The N.C. State Fair’s new assistant manager Robert Fogle is new to North Carolina, but definitely not to agricultural fairs.
The native of Frederick, Maryland grew up showing animals at his local fair through 4-H and FFA programs, gaining a love for agricultural education along the way. Fogle, 51, showed dairy goats, market lambs and beef cattle. Today, he and his family still raise Dorper and Shropshire sheep, which are now shown by his nieces.
Those early experiences instilled many life lessons and left Fogle with a fondness for agricultural fairs, so he is not surprised he has ended up with a career working with fairs.
“My grandmother loved to tell the story that I said that one day I wanted to manage the Great Frederick Fair. I don’t recall saying that, but she told that so often that now i tell it,” he said. “I think fairs are important parts of our communities and society and they lend themselves to help educate the public about the importance of agriculture. It’s important we tell our story, not allow someone else to tell that story.”
Helping people make that connection is even more important today as many residents are two and three generations removed from the farm. North Carolina has around 28 agricultural fairs held across the state including the N.C. State Fair and the N.C. Mountain State Fair operated by the N.C. Department of Agriculture and Consumer Services.
Fogle also brings significant experience in fair operations to his new job, not just as a livestock exhibitor. Though he never served as the Great Frederick Fair manager, Fogle did work with that fair for 18 years, starting when he was still in college. He later worked five years with the Maryland State Fair and two years in the private sector before coming to Raleigh.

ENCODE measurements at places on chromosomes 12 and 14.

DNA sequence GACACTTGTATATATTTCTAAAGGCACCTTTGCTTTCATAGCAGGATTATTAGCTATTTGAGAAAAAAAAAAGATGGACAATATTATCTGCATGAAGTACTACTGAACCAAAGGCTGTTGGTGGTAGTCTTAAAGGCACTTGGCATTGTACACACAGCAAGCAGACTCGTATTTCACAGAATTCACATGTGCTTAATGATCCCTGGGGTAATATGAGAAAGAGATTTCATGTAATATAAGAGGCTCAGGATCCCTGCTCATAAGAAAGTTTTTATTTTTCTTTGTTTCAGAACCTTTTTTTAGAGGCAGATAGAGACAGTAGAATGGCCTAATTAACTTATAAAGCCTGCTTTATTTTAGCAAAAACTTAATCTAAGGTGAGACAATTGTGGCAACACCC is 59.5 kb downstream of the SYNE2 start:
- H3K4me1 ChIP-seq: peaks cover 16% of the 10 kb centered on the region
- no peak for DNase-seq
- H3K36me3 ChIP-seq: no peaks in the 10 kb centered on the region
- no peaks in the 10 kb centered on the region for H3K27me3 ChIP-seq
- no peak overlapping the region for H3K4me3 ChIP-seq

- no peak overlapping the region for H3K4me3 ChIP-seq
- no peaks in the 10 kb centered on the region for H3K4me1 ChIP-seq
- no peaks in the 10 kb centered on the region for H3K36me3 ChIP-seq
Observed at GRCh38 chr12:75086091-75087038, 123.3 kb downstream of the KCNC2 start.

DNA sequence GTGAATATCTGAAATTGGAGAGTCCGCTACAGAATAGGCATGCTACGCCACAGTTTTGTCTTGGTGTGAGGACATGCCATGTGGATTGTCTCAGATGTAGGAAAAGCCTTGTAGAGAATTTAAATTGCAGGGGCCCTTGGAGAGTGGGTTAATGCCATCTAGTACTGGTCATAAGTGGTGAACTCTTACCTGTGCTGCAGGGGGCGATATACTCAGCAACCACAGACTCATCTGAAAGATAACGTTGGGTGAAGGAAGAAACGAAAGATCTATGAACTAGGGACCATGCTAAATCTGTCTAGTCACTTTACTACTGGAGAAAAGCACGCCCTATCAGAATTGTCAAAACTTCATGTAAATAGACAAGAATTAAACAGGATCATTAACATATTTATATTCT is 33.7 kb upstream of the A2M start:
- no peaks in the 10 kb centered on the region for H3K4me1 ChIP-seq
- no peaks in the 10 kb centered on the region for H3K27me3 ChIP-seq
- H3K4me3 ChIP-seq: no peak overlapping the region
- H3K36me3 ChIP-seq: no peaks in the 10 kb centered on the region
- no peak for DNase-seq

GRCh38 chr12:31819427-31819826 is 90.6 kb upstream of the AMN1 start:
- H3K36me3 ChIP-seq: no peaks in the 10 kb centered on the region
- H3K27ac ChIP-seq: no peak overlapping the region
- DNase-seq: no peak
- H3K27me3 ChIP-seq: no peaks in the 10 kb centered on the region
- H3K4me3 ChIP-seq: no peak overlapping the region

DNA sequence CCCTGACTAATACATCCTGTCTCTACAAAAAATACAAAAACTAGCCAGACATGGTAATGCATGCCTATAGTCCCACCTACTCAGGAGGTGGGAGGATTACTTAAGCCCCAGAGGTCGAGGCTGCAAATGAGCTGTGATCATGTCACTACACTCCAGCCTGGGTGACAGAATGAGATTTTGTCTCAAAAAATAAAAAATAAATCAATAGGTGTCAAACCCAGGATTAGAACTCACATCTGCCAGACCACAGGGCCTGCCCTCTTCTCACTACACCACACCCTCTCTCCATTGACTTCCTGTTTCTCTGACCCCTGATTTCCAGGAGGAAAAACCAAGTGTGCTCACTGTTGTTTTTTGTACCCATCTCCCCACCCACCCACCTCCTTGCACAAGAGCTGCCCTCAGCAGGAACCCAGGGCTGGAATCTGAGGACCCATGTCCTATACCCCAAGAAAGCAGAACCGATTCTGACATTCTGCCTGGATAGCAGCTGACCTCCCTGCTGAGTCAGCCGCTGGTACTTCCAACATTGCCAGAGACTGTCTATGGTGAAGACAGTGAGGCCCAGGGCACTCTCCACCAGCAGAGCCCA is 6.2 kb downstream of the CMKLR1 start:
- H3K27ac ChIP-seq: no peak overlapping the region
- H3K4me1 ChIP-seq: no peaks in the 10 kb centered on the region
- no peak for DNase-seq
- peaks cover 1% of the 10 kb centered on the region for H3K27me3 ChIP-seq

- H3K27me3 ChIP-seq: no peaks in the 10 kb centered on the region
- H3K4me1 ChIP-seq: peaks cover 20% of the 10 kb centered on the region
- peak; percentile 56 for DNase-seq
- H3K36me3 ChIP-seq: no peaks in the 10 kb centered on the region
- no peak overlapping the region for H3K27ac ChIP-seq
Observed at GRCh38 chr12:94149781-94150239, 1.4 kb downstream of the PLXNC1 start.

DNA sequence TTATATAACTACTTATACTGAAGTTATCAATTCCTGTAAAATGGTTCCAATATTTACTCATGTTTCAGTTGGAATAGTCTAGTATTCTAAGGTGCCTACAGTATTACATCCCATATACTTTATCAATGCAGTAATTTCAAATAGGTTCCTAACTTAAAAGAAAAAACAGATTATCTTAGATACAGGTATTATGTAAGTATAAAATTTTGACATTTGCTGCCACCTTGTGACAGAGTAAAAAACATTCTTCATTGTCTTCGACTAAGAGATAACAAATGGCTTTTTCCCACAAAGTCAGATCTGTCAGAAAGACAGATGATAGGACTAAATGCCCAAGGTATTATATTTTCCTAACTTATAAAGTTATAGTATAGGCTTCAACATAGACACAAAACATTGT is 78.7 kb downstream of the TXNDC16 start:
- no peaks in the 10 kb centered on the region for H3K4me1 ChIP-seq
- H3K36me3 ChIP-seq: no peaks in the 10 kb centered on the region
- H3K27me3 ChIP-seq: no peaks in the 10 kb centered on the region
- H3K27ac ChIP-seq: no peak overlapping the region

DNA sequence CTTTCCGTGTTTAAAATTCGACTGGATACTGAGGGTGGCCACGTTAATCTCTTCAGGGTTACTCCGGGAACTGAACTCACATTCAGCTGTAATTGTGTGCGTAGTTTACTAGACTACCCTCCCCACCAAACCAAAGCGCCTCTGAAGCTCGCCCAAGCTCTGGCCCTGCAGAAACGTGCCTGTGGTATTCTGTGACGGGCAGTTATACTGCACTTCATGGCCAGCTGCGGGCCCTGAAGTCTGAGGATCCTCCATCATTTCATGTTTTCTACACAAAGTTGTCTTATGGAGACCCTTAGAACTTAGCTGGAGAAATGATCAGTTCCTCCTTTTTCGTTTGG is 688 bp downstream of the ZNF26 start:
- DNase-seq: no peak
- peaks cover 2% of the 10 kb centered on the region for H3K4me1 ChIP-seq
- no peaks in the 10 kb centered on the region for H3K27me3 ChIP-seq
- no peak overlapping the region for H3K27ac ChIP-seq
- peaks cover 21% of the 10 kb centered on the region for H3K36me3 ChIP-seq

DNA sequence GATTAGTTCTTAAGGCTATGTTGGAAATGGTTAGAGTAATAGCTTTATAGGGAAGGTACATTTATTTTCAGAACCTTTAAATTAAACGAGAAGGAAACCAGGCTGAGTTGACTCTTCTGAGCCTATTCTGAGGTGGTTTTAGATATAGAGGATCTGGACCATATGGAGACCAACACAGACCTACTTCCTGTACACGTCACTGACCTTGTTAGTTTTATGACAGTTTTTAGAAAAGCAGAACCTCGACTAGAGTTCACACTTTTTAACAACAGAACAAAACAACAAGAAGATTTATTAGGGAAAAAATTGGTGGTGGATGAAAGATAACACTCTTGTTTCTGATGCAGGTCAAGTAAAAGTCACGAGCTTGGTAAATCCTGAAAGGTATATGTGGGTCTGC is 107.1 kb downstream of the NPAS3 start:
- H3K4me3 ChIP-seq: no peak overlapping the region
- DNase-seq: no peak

When he first started with the Great Frederick Fair, there were only two employees so he had an opportunity to be involved in almost every aspect of the fair operations including livestock shows and competitions. That experience led to his job as director of agricultural programs, educational programming and educational exhibits at the Maryland State Fair.
Some of his proudest fair accomplishments were the development of educational programming that drew 7,500 students to the fair for educational field trips that coordinated with school curriculum, a Spudy Buddy program where kids learned more about where their food comes from and an AgVentures Passport that guided young people around the fairgrounds to learn about agriculture’s connection to nearly every aspect of the fair and their everyday lives.
This year, he plans to get the lay of the land and look at all of the State Fair’s agricultural exhibits and programming.
For Fogle, every day reminds him why he loves working for the fair.
“It’s just the enjoyment of being part of something that is different every year, with new challenges and new opportunities in terms of planning,” he said. “Plus, seeing the excitement on the faces of kids and each guest. It brings a sense of joy and satisfaction to know you have been part of someone’s happy memories.”
Join us in welcoming Robert Fogle to the N.C. State Fair team!